On the other hand, it runs the U3 Launchpad each and every time you insert it, uses up two drive letters and treats one of them as a CD. And that's when it works as advertised.

If you're not planning on using the thumb drive with U3 software, the Launchpad has an uninstall utility built in. The caveat is that it only works with Windows.

If all you need to do is reclaim the drive letter, start by inserting the original thumb disk, the one you need to be the "F" drive. Then click on "Start" and right-click "Computer" (or "My Computer" in XP).

Choose "Manage" from the pop-out menu. When the "Computer Management" applet opens, select "Disk Management" by clicking on it once.

Right-click the disk that reads "Removable (H:)" and select "Change Drive Letter and Paths." Follow the instructions from there.

Brightest Bulb in the Candelabra?

Q: I have a fairly old Toshiba Satellite L25-S119 laptop. Last year, something happened to the screen and everything on it appeared so faintly that it almost could not be read.

When I brought the computer to be repaired, I was told that the screen was dead and that the best thing to do would be to hook the laptop up to an external monitor, which I did.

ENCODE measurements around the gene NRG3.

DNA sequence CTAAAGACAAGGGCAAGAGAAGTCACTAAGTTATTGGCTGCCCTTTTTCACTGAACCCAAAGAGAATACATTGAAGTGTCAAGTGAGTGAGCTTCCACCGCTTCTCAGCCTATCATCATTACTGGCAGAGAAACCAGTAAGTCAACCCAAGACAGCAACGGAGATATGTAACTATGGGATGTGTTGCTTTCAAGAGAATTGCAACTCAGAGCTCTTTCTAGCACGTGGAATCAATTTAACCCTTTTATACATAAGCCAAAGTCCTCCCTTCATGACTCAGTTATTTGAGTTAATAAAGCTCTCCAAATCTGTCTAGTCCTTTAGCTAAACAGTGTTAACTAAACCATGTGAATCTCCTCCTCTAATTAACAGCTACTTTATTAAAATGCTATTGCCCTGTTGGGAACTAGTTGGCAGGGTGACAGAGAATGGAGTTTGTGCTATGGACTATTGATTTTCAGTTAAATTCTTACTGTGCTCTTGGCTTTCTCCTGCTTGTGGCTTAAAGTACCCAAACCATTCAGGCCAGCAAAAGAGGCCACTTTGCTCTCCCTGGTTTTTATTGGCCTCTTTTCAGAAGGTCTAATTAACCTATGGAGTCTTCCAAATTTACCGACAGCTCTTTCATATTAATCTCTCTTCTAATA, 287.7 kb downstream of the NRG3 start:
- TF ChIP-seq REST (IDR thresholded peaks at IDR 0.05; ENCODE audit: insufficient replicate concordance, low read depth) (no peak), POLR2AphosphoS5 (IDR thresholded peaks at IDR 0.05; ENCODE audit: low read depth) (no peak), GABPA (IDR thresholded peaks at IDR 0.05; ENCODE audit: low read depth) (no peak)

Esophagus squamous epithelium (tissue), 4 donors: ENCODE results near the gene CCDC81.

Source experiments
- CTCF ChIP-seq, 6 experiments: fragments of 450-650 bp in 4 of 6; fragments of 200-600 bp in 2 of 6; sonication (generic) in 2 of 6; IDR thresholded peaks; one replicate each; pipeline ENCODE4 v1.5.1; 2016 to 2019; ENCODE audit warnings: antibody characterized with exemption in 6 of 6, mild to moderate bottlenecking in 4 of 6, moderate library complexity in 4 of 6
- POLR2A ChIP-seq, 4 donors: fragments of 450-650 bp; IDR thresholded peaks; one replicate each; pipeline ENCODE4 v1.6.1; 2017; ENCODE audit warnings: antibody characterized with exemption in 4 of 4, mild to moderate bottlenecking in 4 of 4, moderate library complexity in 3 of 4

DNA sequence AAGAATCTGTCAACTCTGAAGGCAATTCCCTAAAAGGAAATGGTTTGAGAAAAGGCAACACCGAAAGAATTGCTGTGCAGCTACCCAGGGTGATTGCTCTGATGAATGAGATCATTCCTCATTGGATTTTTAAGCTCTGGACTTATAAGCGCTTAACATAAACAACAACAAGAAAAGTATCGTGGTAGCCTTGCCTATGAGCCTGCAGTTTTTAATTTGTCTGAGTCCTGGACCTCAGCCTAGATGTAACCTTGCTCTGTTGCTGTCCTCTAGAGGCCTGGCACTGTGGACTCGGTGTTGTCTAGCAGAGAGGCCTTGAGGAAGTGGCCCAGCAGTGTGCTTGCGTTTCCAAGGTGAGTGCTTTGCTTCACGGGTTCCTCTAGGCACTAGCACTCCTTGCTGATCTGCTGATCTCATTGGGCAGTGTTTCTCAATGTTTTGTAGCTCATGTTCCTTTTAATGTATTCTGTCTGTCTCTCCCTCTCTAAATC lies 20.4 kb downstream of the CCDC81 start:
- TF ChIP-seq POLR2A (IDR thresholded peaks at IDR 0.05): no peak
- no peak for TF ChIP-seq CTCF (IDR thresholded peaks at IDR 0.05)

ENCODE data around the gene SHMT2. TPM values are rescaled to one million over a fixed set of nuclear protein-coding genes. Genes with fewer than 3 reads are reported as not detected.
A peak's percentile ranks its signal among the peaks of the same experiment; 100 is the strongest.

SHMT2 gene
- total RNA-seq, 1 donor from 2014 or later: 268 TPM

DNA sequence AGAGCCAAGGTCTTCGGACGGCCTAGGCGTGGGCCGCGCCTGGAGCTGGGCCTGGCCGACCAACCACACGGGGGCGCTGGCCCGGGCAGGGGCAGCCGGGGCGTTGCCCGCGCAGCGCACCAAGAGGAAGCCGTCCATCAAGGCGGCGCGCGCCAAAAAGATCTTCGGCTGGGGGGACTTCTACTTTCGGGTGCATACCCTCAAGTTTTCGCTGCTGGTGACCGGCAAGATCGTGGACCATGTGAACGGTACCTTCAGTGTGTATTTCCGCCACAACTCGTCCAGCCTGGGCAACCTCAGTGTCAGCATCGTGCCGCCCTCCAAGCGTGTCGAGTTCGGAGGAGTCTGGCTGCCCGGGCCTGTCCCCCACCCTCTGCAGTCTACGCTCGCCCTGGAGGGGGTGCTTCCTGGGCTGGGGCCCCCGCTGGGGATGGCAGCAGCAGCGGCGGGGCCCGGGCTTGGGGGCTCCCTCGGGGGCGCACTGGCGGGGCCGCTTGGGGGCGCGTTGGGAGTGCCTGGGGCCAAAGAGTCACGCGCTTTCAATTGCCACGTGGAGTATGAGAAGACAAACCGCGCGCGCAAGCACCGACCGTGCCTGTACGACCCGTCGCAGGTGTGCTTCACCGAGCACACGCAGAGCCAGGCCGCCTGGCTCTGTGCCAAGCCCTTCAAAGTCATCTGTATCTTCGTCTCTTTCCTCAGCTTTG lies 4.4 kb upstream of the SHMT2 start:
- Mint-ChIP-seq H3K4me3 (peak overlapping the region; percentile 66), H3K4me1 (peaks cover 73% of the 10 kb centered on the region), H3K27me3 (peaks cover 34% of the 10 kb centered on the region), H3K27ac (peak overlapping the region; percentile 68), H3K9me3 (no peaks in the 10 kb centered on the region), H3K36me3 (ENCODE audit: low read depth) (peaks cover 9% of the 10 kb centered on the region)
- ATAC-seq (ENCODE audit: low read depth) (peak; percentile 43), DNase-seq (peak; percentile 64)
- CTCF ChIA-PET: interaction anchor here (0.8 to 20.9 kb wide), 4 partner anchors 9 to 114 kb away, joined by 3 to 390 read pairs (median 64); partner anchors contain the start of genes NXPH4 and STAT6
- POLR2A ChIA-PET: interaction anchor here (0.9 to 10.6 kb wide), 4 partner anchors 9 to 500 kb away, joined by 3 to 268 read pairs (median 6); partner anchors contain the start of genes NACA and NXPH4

Unrelated to that, several months later I installed Ubuntu 8.04 on the laptop and suddenly the screen started working again. Obviously the screen had not died, so what did happen?

A: Faint as in pale, or faint as in dark?

Your standard-issue, one-each LCD screen consists of two basic parts: The one in front contains the electronics, one dedicated transistor for each pixel of the display; the part in back is a light source.

If the light bulb in the back burns out, you can make out what's on the screen, but it's very, very dark.

Have you ever had a light bulb that you thought was burned out, only to bump it and have it come back on? Perhaps that's what happened here to the light source in back. Did you slap your screen when you installed Ubuntu? (Just kidding!)

What's more likely is that you have some sort of power-management issue in your Windows setup. Dimming the screen is all about saving power, because the less light that's used, the more power is saved to keep the laptop running longer.

Assuming Ubuntu is installed in a dual-boot setup and Windows is still there, I'd check the Power Management Settings in Windows to make sure they're all correct.

Also, there's likely some sort of function key on the laptop. Mine has the letters "fn" in blue, inside a square. Two keys on the "Function" row, pressed while also holding down the function key, make the screen lighter or darker. Check those too.

When you installed Ubuntu, it went in with default brightness and power-management settings and — presto! — the screen started working again.

Oh, and those guys that told you your screen was dead? Perhaps you shouldn't take you computer back there again.

Guy R. Briggs is a member of the Nerds On Site international IT service team and is based in Los Angeles.